I’ve only been properly acknowledging Black History Month for a few years now. I figured a way for me to celebrate it would be through my reading choices, by reading literature from all genres all across the African diaspora. I was in particular thrilled to discover Henri Lopes from Congo and Jessie Redmon Fauset of the Harlem Renaissance (I didn’t review the book I discovered her in but I did find it very interesting:https://www.goodreads.com/book/show/743072.Women_of_the_Harlem_Renaissance) . I was even more thrilled by the chance by Media Diversified to review the book Black Tudors by Onyeka which talked about Black Africans living in Tudor England. Through my exposure after publishing that article, I met (online) Miranda Kaufman, a British historian who has an amazing blog about black presence in British history. Miranda very kindly shared some fascinating links and info with me.
Also, I finally watched PBS’s Malcolm X documentary which I thought was really illuminating:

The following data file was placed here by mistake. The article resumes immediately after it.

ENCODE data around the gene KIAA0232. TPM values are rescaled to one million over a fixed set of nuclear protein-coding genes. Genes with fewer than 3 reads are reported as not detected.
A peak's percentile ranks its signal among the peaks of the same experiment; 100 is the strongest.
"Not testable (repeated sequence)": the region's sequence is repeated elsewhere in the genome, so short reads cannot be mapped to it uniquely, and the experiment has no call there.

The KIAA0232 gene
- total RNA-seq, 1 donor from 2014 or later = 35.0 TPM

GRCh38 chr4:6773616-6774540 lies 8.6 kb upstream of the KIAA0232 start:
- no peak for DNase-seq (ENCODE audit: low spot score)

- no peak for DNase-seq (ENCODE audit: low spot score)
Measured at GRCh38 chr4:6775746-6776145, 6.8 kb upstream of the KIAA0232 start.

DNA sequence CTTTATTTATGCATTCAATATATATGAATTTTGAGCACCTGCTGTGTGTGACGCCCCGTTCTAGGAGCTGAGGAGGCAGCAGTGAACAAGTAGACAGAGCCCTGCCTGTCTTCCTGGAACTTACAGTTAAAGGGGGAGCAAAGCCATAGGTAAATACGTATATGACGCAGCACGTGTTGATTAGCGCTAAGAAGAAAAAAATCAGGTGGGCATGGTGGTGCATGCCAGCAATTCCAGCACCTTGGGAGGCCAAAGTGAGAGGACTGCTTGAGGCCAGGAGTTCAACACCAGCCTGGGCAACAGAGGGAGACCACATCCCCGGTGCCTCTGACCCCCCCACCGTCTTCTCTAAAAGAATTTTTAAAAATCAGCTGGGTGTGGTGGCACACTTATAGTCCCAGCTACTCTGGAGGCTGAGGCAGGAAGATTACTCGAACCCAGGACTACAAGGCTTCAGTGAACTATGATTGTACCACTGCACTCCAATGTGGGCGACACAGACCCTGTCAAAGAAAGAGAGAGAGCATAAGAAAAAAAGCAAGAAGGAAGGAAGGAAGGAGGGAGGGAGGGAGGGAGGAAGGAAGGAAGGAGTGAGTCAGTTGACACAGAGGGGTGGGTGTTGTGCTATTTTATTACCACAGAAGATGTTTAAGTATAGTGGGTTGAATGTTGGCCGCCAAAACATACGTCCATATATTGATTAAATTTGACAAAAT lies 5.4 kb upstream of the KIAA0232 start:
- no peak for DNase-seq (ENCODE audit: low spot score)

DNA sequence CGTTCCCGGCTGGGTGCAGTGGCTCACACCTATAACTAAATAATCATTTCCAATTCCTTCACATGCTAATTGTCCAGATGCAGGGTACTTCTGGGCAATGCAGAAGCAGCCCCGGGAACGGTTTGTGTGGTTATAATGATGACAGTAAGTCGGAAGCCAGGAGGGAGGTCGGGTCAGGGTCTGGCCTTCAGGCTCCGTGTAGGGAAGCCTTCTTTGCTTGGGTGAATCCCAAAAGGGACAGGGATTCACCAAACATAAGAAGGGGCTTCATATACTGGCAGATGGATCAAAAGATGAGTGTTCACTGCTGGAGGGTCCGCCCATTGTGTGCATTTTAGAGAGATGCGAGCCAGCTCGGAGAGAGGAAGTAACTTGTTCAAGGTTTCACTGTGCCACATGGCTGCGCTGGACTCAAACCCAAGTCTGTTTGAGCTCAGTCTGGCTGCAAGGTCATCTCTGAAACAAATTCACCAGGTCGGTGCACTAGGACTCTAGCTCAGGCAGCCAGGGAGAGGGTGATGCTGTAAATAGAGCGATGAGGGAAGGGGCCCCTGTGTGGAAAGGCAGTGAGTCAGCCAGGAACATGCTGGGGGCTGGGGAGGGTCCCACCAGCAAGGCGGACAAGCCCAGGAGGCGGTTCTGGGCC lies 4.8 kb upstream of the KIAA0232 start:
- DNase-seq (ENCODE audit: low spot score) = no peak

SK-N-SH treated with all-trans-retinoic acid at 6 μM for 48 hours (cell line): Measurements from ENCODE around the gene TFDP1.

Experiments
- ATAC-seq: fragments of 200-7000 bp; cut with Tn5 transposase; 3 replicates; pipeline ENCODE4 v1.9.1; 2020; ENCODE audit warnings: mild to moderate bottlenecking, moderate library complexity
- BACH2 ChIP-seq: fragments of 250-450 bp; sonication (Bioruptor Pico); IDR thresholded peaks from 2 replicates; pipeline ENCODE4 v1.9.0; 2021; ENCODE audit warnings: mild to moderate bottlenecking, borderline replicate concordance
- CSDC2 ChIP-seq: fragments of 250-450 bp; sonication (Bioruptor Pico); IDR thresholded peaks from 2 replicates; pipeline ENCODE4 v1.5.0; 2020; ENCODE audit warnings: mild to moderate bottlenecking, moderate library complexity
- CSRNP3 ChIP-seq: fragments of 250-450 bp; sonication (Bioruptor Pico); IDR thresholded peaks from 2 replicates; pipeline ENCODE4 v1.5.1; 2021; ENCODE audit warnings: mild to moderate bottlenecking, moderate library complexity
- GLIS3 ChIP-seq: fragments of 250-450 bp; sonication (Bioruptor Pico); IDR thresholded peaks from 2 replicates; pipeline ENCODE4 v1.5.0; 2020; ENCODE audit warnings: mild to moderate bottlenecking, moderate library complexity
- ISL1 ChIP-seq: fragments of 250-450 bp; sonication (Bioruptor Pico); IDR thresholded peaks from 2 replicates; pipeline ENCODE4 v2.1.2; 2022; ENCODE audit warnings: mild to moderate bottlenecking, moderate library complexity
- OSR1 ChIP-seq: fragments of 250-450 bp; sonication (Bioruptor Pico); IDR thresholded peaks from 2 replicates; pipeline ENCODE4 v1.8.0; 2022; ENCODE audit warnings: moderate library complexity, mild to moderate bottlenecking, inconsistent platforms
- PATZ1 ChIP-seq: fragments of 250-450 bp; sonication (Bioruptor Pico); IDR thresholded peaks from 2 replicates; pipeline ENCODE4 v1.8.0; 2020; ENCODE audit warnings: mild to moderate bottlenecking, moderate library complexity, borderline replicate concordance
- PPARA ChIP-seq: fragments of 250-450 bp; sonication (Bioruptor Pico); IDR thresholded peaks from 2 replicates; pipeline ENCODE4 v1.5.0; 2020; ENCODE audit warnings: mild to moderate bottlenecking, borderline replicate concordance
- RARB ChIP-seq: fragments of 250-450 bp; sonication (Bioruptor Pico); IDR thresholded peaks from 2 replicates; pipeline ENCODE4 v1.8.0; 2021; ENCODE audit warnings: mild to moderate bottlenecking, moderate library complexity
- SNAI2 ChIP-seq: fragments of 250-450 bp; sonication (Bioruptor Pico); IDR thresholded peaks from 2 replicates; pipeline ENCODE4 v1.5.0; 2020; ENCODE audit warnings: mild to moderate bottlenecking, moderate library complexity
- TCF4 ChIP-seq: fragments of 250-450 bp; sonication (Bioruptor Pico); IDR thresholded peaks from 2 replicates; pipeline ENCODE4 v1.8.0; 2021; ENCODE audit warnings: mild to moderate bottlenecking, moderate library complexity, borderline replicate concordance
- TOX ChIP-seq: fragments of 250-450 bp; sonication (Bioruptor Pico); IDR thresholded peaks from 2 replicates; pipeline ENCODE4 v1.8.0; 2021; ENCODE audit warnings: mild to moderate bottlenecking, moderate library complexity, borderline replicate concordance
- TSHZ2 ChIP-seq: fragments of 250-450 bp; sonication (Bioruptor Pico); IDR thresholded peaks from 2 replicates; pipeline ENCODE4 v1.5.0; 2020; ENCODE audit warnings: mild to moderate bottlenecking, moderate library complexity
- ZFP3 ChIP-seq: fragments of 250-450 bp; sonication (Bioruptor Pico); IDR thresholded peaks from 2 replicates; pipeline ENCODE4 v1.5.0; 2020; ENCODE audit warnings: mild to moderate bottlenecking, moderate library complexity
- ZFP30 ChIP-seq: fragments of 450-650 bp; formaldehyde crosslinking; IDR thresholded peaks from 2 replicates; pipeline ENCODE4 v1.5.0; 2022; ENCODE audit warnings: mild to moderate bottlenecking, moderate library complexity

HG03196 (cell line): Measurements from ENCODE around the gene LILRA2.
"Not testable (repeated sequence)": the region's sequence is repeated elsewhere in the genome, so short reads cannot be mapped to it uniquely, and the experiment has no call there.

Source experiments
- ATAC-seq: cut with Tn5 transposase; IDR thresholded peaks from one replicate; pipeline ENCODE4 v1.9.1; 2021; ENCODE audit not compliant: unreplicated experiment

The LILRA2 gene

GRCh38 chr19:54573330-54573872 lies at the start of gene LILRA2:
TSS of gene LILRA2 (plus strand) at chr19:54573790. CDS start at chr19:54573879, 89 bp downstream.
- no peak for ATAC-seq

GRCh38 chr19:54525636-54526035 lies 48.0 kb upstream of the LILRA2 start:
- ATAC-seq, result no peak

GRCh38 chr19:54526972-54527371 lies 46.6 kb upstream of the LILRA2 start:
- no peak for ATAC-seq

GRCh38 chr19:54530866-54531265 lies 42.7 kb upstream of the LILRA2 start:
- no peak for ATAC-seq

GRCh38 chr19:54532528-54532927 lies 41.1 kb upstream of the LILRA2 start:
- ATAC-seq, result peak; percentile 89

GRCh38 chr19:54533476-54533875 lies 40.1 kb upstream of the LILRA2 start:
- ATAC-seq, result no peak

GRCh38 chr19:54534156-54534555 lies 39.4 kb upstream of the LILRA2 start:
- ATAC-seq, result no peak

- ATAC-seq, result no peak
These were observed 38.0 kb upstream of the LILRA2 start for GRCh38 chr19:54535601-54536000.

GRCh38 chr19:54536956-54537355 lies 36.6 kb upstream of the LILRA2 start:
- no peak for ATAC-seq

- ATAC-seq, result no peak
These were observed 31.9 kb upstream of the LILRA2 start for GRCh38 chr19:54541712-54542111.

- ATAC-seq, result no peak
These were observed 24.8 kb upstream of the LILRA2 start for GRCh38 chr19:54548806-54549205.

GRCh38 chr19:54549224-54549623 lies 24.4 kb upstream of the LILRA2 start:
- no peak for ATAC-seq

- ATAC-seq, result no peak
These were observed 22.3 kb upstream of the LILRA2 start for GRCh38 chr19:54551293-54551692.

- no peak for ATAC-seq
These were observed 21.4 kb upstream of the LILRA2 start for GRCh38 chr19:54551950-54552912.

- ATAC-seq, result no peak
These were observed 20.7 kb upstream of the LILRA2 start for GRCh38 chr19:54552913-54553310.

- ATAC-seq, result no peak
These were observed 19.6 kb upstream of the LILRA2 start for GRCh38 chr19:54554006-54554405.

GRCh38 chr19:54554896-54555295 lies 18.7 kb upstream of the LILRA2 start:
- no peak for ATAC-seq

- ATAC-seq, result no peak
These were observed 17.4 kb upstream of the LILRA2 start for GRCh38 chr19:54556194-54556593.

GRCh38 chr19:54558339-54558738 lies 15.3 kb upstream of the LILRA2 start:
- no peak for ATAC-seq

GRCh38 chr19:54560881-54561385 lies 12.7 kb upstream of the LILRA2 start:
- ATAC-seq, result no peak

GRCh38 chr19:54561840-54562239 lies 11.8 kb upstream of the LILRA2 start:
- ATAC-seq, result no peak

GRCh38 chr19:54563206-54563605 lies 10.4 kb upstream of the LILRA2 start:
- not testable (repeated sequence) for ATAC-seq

What I love about Black History Month is that every year I’m learning more about my heritage, I’m learning about people that school curriculums for some reason decide to omit. I think it’s clear that people from all races have contributed positively to civilization and world history and it’s a shame that we don’t see more diversity in what’s out there.
I managed to read books from Haiti, Antigua, Congo, Canada, USA and Nigeria. I’ve noticed that when it comes to Black literature I have been drawn mainly to American and Nigerian literature, I hope that will change in the future. Here is a complete list of what I read:
- Notes of a Native Son- James Baldwin (USA)
- Feminism is for Everyone- bell hooks (USA)
- Male Daughters, Female Husbands- Ifi Amadiume (Nigeria)
- Tribaliks- Henri Lopes (Congo)
- Krik? Krak!- Edwidge Danticat (Haiti)
- Selected Poems- Gwendolyn Brooks (USA)
- Annie John- Jamaica Kincaid (Antigua)
- Twelve Years a Slave- Solomon Northrup (USA)
- I Love Myself When I’m Laughing (And Then Again When I’m Looking Mean and Impressive)- Zora Neale Hurston (USA)
- Breath, Eyes, Memory- Edwidge Danticat (Haiti)
- The Great Black North (Contemporary African-Canadian Poetry)- Valerie Mason-John and Kevan Anthony Cameron (Canada)
Next month is women’s month so I hope to read more books by women authors.